But providing access to services isn’t impossible. It takes intention and determination, but it’s possible. The option to have Telehealth services has become so much more accepted, with increasing take-up spurred on by Covid. It’s what led The Banyans to design treatment services delivered by Telehealth, whether for mental health or addiction, using psychologists, psychiatrists, nurses, dieticians, exercise physiologists and more. We have seen increasing take-up of Telehealth and hybrid mental health treatment programs. Our Day Programs which are non-residential, are designed to be delivered in person or via Telehealth (or a combination of both), and our The Banyans at Home Programs are purely online treatment programs.
My curiosity about this rural experience of openness to discussing mental health stayed with me for days.
Until a conversation in a creek.
I was having a refreshing swim in the most remote part of Australia I have ever visited. The other person enjoying the cool also lived in a capital city. We chatted about all kinds of things, and nothing in particular. But then I mentioned what I did and what The Banyans did and suddenly found myself deep in a conversation about family alcoholism, suicide and mental health.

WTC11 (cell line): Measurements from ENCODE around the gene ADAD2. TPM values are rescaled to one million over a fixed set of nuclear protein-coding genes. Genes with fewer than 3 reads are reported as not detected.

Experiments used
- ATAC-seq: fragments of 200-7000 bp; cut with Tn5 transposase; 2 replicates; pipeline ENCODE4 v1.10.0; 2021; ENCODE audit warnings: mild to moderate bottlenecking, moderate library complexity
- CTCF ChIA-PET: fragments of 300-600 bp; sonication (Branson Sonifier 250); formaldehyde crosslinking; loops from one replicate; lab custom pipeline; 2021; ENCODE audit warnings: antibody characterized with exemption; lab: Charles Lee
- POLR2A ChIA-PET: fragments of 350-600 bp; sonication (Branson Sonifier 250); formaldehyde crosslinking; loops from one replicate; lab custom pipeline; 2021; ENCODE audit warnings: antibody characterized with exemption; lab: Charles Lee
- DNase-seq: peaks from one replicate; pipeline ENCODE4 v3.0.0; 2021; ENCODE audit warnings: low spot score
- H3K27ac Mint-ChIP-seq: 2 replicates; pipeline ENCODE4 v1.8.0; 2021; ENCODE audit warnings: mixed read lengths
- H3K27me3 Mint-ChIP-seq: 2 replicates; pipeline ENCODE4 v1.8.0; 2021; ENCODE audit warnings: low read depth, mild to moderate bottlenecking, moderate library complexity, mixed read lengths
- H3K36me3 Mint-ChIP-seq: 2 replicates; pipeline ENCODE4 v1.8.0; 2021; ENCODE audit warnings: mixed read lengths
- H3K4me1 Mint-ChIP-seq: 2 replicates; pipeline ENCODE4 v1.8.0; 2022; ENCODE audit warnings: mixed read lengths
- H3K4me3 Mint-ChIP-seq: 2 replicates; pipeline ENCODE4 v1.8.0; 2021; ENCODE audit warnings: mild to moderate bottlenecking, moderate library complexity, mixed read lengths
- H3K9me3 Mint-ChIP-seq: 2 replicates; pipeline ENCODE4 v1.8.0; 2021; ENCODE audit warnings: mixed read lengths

That’s when I realised what the secret was to people talking about mental health so openly. It’s to be open about it ourselves.
The first person we met talked openly because Outback Futures has spent years talking openly about mental health, and she recognised that my team-mate was from Outback Futures.
The second person I had the conversation with talked openly because I talked openly about mental health and addiction.
Normalising conversations about rural mental health is as important as normalising conversations about mental health in the city and the suburbs.
As important as increasing access to treatment services for mental health and addiction – whether by Telehealth or in person – is normalising conversations about treatment. The more we normalise help-seeking, the more people seek help.
Mental health is human health. Like physical health, it exists on a continuum. In the same way we can have an ingrown toenail or a broken leg, we can have a down day or a more serious depressive episode. It’s health – and health affects us all. The more we make addiction and mental health a normal topic of conversation, the more people will feel empowered and ready to acknowledge the signs and get help early.
I am fuelled by a mission to help people experience fullness of life, and absolutely passionate about removing barriers to accessing care. This purpose is what has informed so much of what we do at The Banyans Healthcare Group.
Part of removing barriers to accessing care is the organisational and systemic growth of services for rural and suburban mental health services, such as programs and clinics – Telehealth if in person – with psychiatrists, psychologists and qualified counsellors.
The other part of removing barriers to accessing care is one we can all play a part in. It’s to make mental health and addiction a normal part of the conversation. The more we do this, the more we help shape an Australia that gets healthier – in body and mind.
If you’re living in rural or remote Australia and would like to find out more about The Banyans at Home online mental health recovery programs, call our team today on 1300 226 926.